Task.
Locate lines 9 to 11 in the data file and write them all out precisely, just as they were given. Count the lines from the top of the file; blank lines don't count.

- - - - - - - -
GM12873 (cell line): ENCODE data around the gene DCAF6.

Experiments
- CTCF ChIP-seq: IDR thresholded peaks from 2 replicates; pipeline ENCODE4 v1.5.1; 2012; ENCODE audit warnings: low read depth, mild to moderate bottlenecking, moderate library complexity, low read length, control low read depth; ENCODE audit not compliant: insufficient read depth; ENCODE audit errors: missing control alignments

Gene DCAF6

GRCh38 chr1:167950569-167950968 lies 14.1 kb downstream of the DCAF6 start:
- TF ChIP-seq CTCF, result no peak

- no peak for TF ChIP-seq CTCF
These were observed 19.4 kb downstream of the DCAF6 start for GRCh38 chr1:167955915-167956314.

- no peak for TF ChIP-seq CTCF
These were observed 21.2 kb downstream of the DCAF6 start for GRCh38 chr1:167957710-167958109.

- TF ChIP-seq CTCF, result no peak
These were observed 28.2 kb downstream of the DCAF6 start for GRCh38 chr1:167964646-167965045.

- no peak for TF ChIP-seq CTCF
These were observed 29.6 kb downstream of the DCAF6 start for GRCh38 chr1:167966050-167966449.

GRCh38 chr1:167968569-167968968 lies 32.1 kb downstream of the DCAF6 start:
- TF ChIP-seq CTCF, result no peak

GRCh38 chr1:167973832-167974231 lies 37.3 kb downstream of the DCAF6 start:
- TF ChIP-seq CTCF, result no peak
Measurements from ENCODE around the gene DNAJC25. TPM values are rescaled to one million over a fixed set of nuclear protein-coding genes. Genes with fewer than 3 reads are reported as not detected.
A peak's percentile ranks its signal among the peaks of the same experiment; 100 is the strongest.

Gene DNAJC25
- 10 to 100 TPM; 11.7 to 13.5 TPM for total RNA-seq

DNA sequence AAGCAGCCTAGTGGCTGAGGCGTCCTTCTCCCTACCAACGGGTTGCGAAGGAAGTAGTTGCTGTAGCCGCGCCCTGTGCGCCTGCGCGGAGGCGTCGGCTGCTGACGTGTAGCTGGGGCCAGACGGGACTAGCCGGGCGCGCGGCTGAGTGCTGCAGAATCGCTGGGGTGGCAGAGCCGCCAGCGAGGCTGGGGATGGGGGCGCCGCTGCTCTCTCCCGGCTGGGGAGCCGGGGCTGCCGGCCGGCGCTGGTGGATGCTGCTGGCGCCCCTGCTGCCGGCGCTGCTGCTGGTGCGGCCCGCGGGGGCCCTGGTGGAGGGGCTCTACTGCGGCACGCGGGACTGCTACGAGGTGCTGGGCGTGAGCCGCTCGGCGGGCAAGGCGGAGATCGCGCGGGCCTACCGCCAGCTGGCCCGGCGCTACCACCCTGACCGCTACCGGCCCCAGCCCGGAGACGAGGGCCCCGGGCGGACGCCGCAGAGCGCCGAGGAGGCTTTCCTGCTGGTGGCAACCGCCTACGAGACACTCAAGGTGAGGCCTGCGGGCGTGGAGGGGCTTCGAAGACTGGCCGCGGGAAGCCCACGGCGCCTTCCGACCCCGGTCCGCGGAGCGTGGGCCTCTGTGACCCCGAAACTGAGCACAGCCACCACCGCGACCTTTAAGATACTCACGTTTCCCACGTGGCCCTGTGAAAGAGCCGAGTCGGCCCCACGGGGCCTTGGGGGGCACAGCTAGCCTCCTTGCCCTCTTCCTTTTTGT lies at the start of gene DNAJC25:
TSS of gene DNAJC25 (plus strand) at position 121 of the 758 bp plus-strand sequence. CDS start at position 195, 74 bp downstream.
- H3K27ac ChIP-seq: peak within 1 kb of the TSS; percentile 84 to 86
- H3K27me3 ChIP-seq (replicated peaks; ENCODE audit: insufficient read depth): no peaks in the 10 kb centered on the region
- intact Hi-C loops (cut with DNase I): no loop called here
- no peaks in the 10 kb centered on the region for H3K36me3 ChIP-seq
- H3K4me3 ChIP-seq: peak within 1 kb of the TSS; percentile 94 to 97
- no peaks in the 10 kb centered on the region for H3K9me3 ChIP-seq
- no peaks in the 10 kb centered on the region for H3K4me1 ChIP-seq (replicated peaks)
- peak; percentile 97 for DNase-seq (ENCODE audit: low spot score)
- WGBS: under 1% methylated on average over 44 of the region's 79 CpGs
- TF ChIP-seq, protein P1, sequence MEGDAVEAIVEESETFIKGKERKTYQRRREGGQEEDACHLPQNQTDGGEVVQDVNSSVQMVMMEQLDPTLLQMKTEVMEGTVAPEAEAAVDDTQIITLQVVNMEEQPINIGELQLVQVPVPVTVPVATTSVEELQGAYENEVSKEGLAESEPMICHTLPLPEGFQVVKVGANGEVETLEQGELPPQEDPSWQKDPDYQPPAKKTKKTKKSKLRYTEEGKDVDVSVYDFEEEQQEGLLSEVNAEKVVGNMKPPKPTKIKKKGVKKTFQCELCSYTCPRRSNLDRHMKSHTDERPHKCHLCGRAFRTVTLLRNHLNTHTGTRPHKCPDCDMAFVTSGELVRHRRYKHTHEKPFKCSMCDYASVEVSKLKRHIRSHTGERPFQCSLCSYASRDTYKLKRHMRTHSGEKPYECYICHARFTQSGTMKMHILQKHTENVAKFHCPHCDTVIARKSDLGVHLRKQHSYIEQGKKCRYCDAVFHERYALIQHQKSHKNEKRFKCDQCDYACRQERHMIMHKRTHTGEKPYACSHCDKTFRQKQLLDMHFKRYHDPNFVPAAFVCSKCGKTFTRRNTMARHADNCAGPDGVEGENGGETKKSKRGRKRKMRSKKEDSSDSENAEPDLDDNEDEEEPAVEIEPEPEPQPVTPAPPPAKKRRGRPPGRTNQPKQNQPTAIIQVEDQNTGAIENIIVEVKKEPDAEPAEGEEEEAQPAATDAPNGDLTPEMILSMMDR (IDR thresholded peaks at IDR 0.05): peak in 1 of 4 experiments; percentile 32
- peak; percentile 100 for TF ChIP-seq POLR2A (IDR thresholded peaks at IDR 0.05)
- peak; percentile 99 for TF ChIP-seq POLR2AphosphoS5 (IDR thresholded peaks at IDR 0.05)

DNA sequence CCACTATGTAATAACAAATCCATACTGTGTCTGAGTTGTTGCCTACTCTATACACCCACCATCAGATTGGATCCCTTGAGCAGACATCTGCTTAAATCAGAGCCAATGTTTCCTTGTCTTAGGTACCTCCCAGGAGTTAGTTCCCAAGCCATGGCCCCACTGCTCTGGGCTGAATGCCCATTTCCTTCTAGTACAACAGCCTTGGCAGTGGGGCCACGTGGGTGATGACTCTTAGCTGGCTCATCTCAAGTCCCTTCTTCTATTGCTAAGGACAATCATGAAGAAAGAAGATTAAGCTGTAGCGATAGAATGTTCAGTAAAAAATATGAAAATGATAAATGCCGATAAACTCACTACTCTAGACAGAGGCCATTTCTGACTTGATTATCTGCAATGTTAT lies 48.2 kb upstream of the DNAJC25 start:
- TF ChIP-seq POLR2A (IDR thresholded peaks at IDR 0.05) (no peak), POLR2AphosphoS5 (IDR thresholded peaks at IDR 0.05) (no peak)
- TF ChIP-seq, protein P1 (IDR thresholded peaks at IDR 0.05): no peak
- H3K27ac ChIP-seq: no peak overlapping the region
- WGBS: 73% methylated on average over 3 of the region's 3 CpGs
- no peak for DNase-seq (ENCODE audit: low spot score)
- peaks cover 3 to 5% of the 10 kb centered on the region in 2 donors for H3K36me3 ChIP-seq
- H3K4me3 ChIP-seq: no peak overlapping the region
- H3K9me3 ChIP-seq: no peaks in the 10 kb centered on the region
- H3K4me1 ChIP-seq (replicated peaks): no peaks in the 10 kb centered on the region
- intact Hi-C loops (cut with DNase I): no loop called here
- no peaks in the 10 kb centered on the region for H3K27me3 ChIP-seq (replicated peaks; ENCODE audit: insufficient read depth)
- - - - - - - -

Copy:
- no peak for TF ChIP-seq CTCF
These were observed 21.2 kb downstream of the DCAF6 start for GRCh38 chr1:167957710-167958109.

- TF ChIP-seq CTCF, result no peak